The Survivors Network of those Abused by Priests
SNAP Press Statement
For immediate release: Tuesday, April 27, 2010
Rome priest on trial for abuse defends pope; SNAP responds
Statement by Peter Isely, SNAP Midwest director 414-429-7259
It's shameless grand-standing for a credibly accused child molesting cleric to compare and link himself to the Pope when facing criminal charges for sexually assaulting children.
We applaud the brave individuals who are exposing this criminal and seeking justice. When victims and witnesses speak up, there's a chance for healing, justice and prevention. But when victims and witnesses stay silent, kids keep getting hurt. So we're grateful that these courageous victims are taking action to safeguard others.
We hope that anyone else who saw, suspected or suffered from this cleric's crimes will call police immediately.
SNAP, Survivors Network of those Abused by Priests, is the world’s largest and oldest support group for victims of clergy sexual abuse. Founded in 1988, SNAP has over 9,000 members.
Rome priest on trial for abuse defends pope
Tuesday, April 27, 2010; 5:12 PM
ROME -- A politically connected priest on trial for allegedly sexually molesting young boys proclaimed his innocence Tuesday and denounced what he said was "mud" being thrown on the pope concerning the clerical abuse scandal.
The Rev. Ruggero Conti made a spontaneous declaration during a court hearing in Rome. He is accused of sexual violence and prostitution concerning seven young boys who frequented his parish in a working class neighborhood of Rome.
In police interrogations, the boys - some as young as 13 at the time of the alleged abuse - said Conti would masturbate them and force them to perform oral sex on him in his home where he frequently invited them to eat dinner and watch movies.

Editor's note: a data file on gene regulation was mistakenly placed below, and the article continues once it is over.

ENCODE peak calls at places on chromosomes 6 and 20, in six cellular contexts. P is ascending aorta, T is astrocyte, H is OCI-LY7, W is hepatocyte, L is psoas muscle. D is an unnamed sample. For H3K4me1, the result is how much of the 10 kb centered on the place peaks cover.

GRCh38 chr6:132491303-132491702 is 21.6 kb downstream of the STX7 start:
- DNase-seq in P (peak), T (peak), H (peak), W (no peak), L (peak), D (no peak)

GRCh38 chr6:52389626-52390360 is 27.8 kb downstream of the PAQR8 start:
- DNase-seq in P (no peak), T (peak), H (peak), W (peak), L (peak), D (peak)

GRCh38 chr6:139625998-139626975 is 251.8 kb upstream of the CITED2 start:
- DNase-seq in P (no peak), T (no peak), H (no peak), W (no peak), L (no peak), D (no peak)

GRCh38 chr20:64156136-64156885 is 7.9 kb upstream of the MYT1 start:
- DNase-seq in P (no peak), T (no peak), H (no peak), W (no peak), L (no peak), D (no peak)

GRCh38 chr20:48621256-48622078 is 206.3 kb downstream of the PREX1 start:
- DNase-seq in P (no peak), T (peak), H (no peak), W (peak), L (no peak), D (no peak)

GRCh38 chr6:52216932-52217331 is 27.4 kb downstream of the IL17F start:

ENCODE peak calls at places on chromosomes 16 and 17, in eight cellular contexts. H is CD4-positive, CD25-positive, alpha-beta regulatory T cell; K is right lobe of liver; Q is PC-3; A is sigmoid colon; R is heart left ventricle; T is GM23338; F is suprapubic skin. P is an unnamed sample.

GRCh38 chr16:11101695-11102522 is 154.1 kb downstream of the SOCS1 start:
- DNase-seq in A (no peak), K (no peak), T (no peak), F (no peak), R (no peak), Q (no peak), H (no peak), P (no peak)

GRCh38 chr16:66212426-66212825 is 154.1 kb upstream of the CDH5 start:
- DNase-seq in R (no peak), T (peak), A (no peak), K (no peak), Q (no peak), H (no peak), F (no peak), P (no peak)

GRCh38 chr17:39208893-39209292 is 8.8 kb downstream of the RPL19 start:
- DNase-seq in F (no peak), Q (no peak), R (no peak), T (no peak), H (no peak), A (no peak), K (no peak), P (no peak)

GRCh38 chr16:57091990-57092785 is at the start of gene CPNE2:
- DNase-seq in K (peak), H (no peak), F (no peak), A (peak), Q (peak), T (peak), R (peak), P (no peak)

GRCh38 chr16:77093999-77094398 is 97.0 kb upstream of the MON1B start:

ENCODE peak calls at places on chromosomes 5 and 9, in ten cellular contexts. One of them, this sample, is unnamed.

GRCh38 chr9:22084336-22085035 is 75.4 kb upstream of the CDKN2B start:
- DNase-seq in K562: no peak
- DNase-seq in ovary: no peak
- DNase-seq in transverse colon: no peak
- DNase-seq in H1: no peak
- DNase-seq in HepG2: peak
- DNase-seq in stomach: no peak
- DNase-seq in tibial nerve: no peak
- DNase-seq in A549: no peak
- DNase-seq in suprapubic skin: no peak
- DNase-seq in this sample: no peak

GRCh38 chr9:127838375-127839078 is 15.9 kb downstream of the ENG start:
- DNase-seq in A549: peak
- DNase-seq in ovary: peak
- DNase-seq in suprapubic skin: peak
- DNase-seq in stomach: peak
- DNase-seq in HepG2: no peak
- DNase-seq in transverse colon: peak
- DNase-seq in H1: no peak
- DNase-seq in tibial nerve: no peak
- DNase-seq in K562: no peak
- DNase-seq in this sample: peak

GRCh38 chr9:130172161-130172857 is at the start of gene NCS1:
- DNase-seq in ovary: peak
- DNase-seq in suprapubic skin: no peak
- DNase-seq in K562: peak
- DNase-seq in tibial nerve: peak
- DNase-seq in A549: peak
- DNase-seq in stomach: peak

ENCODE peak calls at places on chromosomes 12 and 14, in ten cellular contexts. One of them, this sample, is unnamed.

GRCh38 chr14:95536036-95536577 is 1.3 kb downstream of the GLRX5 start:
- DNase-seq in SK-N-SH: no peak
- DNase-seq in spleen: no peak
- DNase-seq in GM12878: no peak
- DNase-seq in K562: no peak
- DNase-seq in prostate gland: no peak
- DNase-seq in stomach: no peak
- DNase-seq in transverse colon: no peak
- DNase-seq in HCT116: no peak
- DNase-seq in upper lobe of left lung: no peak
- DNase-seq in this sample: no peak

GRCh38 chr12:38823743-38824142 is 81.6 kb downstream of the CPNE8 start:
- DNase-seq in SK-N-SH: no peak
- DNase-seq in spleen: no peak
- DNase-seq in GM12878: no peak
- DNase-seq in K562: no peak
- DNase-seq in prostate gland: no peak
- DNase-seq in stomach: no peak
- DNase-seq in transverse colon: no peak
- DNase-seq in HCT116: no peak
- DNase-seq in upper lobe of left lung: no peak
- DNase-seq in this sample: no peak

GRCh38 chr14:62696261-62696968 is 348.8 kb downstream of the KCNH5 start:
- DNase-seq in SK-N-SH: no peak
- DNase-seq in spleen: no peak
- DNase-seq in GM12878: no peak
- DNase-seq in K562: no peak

The case is being closely watched because Conti served as an adviser to Rome mayor Gianni Alemanno and worked in the Vatican's backyard.
In his declaration Tuesday, Conti proclaimed his innocence and linked his case to the criticism the pope has been weathering in recent weeks as the clerical abuse scandal swirls around the Vatican.
"Here I am, Mr. President, and I am not a monster, I am innocent, I say it with clean conscience, humbly," Conti said.
"I am a priest, the infamies of which I am accused accumulate other hatred, not only on myself, but it (the hatred) bounces off immediately like a stone on the water to hit the Church and hurt the Holy Father," Conti said, denouncing the "mud" that has been thrown at the pontiff.
Conti was arrested June 30, 2008, as he prepared to travel with youths from his parish to World Youth Day in Sydney, Australia.
Conti's bishop, Monsignor Gino Reali, has acknowledged in a prosecutors' interrogation that he knew of vague accusations two years before Conti was arrested by police, yet didn't remove him from pastoral work or otherwise report him to authorities.
Reali said he told Conti not to let boys visit his home but acknowledged he wasn't in a position to enforce such a measure.
Lawyers for the victims plan to put Reali on the stand May 20. They have said that if Reali testifies he knew of the abuse yet didn't take measures to report it to police or his superiors, that could constitute aiding and abetting a crime.
Caramella Buona, a nonprofit organization that has been providing legal assistance to Conti's alleged victims, denounced Conti's declaration Tuesday, saying he was out of line to equate his plight with that of the pope.
"Don Ruggero and his friends are losing their patience because the proof against him is becoming overwhelming," said the organization's president, Roberto Mirabile.
Survivors Network of those Abused by Priests